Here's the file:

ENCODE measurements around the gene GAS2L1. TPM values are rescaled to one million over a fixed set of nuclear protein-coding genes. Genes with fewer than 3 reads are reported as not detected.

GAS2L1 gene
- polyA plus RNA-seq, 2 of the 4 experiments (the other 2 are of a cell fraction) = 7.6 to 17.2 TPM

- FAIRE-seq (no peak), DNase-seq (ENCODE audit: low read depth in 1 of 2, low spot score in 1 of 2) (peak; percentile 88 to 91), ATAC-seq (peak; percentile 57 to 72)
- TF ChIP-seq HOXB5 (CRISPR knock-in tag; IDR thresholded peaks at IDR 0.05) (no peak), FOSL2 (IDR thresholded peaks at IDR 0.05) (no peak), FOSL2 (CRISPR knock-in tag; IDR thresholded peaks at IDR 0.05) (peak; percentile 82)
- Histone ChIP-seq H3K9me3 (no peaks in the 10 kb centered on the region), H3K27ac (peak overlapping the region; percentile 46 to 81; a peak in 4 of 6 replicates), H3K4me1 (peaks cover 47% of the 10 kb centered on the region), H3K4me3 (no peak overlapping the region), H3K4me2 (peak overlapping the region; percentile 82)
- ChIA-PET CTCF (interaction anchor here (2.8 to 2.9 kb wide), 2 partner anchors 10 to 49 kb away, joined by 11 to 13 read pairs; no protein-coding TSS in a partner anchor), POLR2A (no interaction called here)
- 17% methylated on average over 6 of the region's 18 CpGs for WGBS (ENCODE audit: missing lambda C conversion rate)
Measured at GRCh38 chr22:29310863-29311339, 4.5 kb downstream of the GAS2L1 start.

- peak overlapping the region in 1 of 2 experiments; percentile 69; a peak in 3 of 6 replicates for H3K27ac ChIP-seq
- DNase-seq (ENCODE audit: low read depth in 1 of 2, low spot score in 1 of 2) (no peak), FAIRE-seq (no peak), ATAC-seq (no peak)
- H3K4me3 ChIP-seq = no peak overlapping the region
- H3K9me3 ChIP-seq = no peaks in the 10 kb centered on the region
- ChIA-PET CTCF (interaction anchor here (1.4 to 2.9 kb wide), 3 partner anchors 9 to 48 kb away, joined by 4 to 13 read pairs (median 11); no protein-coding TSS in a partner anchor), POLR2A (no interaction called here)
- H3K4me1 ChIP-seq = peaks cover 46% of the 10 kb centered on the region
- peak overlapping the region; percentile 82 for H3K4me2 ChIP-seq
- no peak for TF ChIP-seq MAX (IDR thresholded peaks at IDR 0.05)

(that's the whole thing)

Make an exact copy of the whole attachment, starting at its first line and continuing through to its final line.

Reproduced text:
ENCODE measurements around the gene GAS2L1. TPM values are rescaled to one million over a fixed set of nuclear protein-coding genes. Genes with fewer than 3 reads are reported as not detected.

GAS2L1 gene
- polyA plus RNA-seq, 2 of the 4 experiments (the other 2 are of a cell fraction) = 7.6 to 17.2 TPM

- FAIRE-seq (no peak), DNase-seq (ENCODE audit: low read depth in 1 of 2, low spot score in 1 of 2) (peak; percentile 88 to 91), ATAC-seq (peak; percentile 57 to 72)
- TF ChIP-seq HOXB5 (CRISPR knock-in tag; IDR thresholded peaks at IDR 0.05) (no peak), FOSL2 (IDR thresholded peaks at IDR 0.05) (no peak), FOSL2 (CRISPR knock-in tag; IDR thresholded peaks at IDR 0.05) (peak; percentile 82)
- Histone ChIP-seq H3K9me3 (no peaks in the 10 kb centered on the region), H3K27ac (peak overlapping the region; percentile 46 to 81; a peak in 4 of 6 replicates), H3K4me1 (peaks cover 47% of the 10 kb centered on the region), H3K4me3 (no peak overlapping the region), H3K4me2 (peak overlapping the region; percentile 82)
- ChIA-PET CTCF (interaction anchor here (2.8 to 2.9 kb wide), 2 partner anchors 10 to 49 kb away, joined by 11 to 13 read pairs; no protein-coding TSS in a partner anchor), POLR2A (no interaction called here)
- 17% methylated on average over 6 of the region's 18 CpGs for WGBS (ENCODE audit: missing lambda C conversion rate)
Measured at GRCh38 chr22:29310863-29311339, 4.5 kb downstream of the GAS2L1 start.

- peak overlapping the region in 1 of 2 experiments; percentile 69; a peak in 3 of 6 replicates for H3K27ac ChIP-seq
- DNase-seq (ENCODE audit: low read depth in 1 of 2, low spot score in 1 of 2) (no peak), FAIRE-seq (no peak), ATAC-seq (no peak)
- H3K4me3 ChIP-seq = no peak overlapping the region
- H3K9me3 ChIP-seq = no peaks in the 10 kb centered on the region
- ChIA-PET CTCF (interaction anchor here (1.4 to 2.9 kb wide), 3 partner anchors 9 to 48 kb away, joined by 4 to 13 read pairs (median 11); no protein-coding TSS in a partner anchor), POLR2A (no interaction called here)
- H3K4me1 ChIP-seq = peaks cover 46% of the 10 kb centered on the region
- peak overlapping the region; percentile 82 for H3K4me2 ChIP-seq
- no peak for TF ChIP-seq MAX (IDR thresholded peaks at IDR 0.05)